Once again I find myself pointing to tweets by Richard Bejtlich. This time it was actually a retweet of Hogfly who runs the Forensic Incident Response blog. Hogfly recently pointed out an article in Aviation Week titled “China’s Role In JSF’s Spiraling Costs“. This article demonstrates the actual cost for a specific project associated with industrial espionage, nation state infiltration of critical infrastructures, and general criminal activity. A blog post by Richard Stiennon, titled “The first thing we do, is hack all the lawyers“, also showed how these same threat agents are leveraging third-party relationships to impact specific projects. I like these articles because they provide specific numbers relating to cost of impact. “…$40 billion…” “…costs at tens of billions of dollars…”
These two examples show both ends of the information technology (IT) spectrum. The defense contractors responsible for the Joint Strike Fighter (JSF) should have had decent security in place to include security testing and monitoring. The majority of law offices will not have security practices that met these standards. In most cases the IT security considerations employed by law offices will actually fall at the other end of the spectrum: operating without significant information security considerations. But, in the end the result of both cases was the same.
I believe that it is pretty safe to conclude that the threat agents responsible for these and similar breaches did not just attach to the networks and start exfiltrating data. Rather, these successful attacks very likely required the use of a combination of known and discovered exploits to gain access, persistent, and propagate within these networks. It is also logical to conclude that their activities generated system and network-based artifacts that outlined their activity, even if that activity mimicked normal and authorized operational activity. Understanding these system and network-based artifacts is an important step to preventing and detecting attempts to infiltrate a network. Another key component is detecting exploitable vulnerabilities before they can be leveraged against the resources in a network.
Early detection is why security professionals encourage network mapping, vulnerability scanning, penetration testing, research and development, and monitoring. Security teams that provide penetration testing services should have an understanding of the techniques applied by current and past threat agents. They should also have a keen eye for leveraging the resources and services to their advantage to demonstrate the ingenuity attackers will implement after the initial compromise of a network. Tom Liston of InGuardians has a plethora of stories that demonstrate how he circumvented good security implementations using common sense and experience with a wide variety of technologies. The result of such penetration testing will generate system and network-based artifacts that can be leveraged to train a organization’s security and information technology administrators to detect and identify similar activity.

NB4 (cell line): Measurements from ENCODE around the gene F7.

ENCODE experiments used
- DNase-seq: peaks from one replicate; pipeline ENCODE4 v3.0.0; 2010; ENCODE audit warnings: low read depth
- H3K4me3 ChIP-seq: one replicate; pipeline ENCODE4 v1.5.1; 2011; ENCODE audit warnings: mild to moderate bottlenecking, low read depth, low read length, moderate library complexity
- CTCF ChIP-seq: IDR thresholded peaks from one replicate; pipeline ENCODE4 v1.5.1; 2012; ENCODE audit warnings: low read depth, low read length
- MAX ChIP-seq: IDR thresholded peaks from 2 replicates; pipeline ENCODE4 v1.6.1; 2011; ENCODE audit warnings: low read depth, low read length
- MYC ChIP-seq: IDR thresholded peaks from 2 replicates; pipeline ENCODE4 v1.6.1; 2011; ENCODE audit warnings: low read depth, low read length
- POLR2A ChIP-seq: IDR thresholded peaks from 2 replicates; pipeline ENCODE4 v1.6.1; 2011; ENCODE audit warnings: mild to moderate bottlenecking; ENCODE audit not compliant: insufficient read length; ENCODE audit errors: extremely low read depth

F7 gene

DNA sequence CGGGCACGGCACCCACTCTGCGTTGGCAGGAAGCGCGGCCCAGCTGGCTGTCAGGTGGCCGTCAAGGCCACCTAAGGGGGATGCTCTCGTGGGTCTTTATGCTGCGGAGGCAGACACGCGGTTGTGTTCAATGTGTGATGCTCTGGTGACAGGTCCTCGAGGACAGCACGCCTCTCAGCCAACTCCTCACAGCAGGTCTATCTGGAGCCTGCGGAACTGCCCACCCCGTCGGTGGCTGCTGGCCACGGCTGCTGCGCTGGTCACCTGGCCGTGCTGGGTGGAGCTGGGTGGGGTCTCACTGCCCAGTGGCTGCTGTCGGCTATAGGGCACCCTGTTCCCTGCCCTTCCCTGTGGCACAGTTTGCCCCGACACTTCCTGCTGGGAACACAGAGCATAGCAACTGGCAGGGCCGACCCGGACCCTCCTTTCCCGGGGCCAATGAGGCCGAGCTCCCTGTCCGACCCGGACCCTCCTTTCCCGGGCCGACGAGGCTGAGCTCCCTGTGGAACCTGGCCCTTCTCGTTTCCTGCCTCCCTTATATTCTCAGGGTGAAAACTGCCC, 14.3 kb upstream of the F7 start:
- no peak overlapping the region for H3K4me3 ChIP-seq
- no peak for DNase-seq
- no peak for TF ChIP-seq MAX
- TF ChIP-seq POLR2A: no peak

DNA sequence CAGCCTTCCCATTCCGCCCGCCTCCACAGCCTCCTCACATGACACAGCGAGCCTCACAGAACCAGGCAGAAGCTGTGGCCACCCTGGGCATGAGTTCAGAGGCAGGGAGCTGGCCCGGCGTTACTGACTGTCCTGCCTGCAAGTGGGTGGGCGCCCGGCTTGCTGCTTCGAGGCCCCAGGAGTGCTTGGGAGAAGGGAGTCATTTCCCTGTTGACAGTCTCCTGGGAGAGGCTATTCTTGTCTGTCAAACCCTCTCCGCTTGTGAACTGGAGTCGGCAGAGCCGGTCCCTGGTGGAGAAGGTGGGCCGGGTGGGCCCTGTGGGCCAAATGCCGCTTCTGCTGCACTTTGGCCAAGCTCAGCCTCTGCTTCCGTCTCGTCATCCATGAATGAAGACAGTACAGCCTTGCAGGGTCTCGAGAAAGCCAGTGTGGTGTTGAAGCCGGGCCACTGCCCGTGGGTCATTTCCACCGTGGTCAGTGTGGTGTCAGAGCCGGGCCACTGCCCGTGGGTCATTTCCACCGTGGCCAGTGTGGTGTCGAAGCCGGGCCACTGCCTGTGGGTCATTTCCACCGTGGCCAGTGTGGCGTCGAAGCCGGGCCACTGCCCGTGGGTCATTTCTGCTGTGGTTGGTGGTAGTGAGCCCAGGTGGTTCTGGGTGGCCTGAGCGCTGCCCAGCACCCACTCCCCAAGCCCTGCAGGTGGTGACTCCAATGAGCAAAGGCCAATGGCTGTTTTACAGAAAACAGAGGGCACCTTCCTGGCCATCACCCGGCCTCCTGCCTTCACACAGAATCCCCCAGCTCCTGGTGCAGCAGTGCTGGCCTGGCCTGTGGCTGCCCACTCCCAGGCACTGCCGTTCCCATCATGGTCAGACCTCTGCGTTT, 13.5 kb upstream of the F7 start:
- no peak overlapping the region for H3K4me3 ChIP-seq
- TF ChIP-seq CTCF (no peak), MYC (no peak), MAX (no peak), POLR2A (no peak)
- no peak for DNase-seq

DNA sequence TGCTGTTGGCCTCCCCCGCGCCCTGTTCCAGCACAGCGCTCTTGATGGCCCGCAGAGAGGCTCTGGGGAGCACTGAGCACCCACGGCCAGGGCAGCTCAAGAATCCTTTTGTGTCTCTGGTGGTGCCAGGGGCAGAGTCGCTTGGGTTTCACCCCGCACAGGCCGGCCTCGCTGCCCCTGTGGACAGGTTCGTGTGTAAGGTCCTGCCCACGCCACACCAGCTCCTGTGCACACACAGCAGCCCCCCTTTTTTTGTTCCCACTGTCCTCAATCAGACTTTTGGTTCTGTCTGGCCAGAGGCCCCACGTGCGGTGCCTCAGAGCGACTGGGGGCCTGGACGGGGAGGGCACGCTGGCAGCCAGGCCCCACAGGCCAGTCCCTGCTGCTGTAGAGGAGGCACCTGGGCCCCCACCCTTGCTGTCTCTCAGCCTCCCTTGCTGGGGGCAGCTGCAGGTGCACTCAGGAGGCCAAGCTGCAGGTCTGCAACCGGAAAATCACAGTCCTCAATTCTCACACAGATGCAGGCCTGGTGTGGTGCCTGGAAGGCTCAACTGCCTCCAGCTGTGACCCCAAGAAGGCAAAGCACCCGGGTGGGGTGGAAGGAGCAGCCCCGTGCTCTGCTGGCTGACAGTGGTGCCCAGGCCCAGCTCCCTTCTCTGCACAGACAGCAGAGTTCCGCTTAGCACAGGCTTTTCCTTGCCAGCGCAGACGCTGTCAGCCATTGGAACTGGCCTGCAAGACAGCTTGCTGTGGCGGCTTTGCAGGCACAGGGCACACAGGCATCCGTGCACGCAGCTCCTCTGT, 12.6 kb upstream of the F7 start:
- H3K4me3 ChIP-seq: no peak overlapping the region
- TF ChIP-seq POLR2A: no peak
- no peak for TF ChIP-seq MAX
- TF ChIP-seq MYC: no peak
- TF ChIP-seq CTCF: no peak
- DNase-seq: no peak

Research into technologies deployed in test networks and off-line implementations provide valuable information without impacting an organization’s business assets. It also reduces the cost of effort by providing beneficial information to all businesses employing a technology rather than a single instance where the organization hordes the information to prevent distribution to threat agents. When the results of research are presented to security professionals, IT administrators, IT management, and corporate executives all of these parties benefit from the knowledge and are able to leverage the information to assess and use it to improve their security and effectiveness of their business assets.
While writing this Richard tweeted (if you are not following him then you should stop reading and take care of it right now) to additional insights that are relative to my point. “Exploits aren’t as important as some think. I worked cases where not even active intruders on a corp network inspired appropriate concern!” and “Tech people should consider that IT and sec are one of many factors that mgt weighs. I fear it’s underweighted, but it’s not tech’s call.” Both of these are very true and have played a significant role in the persistence of many breaches including those pointed out at the beginning of this post. I too have experienced active intrusions with manual (rather than automated) system interactions, supported by specific system and network-based artifacts, that were downplayed and eventually treated as a malware infestation. Even the experiences of multiple incident response professionals was not enough to change the opinions of the administrations, IT managers, and executives of these organizations. This attitude was born out of inexperience in the types of activities associated with a network’s initial compromise, persistence of the compromise, propagation to additional resources, and exfiltration of data. Experience that might have been achieved by monitoring the data produced by penetration testing. Of course, it also requires a mind that is not specifically limited by business restrictions and is open to new possibilities that are born out of sublime and criminal research into information technologies.
Go forth and do good things,
Don C. Weber
Help support my training and travel to security conferences. Get your SANS Training and GIAC Certifications through the Security Ripcord.
This work is licensed under a Creative Commons Attribution-NonCommercial-ShareAlike 3.0 Unported.